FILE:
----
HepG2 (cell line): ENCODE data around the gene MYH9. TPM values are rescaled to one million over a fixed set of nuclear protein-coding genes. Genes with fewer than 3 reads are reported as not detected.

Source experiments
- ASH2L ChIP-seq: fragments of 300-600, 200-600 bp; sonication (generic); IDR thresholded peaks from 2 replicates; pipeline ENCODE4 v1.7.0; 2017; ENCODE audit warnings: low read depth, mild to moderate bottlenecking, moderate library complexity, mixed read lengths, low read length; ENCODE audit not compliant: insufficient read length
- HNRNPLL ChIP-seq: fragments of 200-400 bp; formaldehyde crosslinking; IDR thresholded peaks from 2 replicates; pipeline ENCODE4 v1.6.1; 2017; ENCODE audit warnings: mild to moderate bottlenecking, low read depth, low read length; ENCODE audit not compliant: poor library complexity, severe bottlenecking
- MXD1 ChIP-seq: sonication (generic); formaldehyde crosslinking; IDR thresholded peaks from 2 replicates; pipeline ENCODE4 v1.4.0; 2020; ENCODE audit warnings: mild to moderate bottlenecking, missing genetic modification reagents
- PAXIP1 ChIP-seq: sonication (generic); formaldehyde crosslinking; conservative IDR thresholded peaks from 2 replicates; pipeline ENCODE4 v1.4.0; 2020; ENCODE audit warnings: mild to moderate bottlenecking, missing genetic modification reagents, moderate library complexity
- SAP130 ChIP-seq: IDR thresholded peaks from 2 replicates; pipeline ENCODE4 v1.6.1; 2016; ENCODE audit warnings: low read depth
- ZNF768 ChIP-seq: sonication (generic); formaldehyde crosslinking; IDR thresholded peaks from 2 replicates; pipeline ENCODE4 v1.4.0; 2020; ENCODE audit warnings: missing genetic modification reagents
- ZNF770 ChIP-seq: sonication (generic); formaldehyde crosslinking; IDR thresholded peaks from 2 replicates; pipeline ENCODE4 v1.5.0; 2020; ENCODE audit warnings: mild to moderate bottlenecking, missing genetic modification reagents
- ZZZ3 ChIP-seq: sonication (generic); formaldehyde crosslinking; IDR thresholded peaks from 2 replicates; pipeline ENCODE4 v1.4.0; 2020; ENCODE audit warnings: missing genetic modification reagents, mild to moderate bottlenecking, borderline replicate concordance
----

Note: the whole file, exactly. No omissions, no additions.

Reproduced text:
HepG2 (cell line): ENCODE data around the gene MYH9. TPM values are rescaled to one million over a fixed set of nuclear protein-coding genes. Genes with fewer than 3 reads are reported as not detected.

Source experiments
- ASH2L ChIP-seq: fragments of 300-600, 200-600 bp; sonication (generic); IDR thresholded peaks from 2 replicates; pipeline ENCODE4 v1.7.0; 2017; ENCODE audit warnings: low read depth, mild to moderate bottlenecking, moderate library complexity, mixed read lengths, low read length; ENCODE audit not compliant: insufficient read length
- HNRNPLL ChIP-seq: fragments of 200-400 bp; formaldehyde crosslinking; IDR thresholded peaks from 2 replicates; pipeline ENCODE4 v1.6.1; 2017; ENCODE audit warnings: mild to moderate bottlenecking, low read depth, low read length; ENCODE audit not compliant: poor library complexity, severe bottlenecking
- MXD1 ChIP-seq: sonication (generic); formaldehyde crosslinking; IDR thresholded peaks from 2 replicates; pipeline ENCODE4 v1.4.0; 2020; ENCODE audit warnings: mild to moderate bottlenecking, missing genetic modification reagents
- PAXIP1 ChIP-seq: sonication (generic); formaldehyde crosslinking; conservative IDR thresholded peaks from 2 replicates; pipeline ENCODE4 v1.4.0; 2020; ENCODE audit warnings: mild to moderate bottlenecking, missing genetic modification reagents, moderate library complexity
- SAP130 ChIP-seq: IDR thresholded peaks from 2 replicates; pipeline ENCODE4 v1.6.1; 2016; ENCODE audit warnings: low read depth
- ZNF768 ChIP-seq: sonication (generic); formaldehyde crosslinking; IDR thresholded peaks from 2 replicates; pipeline ENCODE4 v1.4.0; 2020; ENCODE audit warnings: missing genetic modification reagents
- ZNF770 ChIP-seq: sonication (generic); formaldehyde crosslinking; IDR thresholded peaks from 2 replicates; pipeline ENCODE4 v1.5.0; 2020; ENCODE audit warnings: mild to moderate bottlenecking, missing genetic modification reagents
- ZZZ3 ChIP-seq: sonication (generic); formaldehyde crosslinking; IDR thresholded peaks from 2 replicates; pipeline ENCODE4 v1.4.0; 2020; ENCODE audit warnings: missing genetic modification reagents, mild to moderate bottlenecking, borderline replicate concordance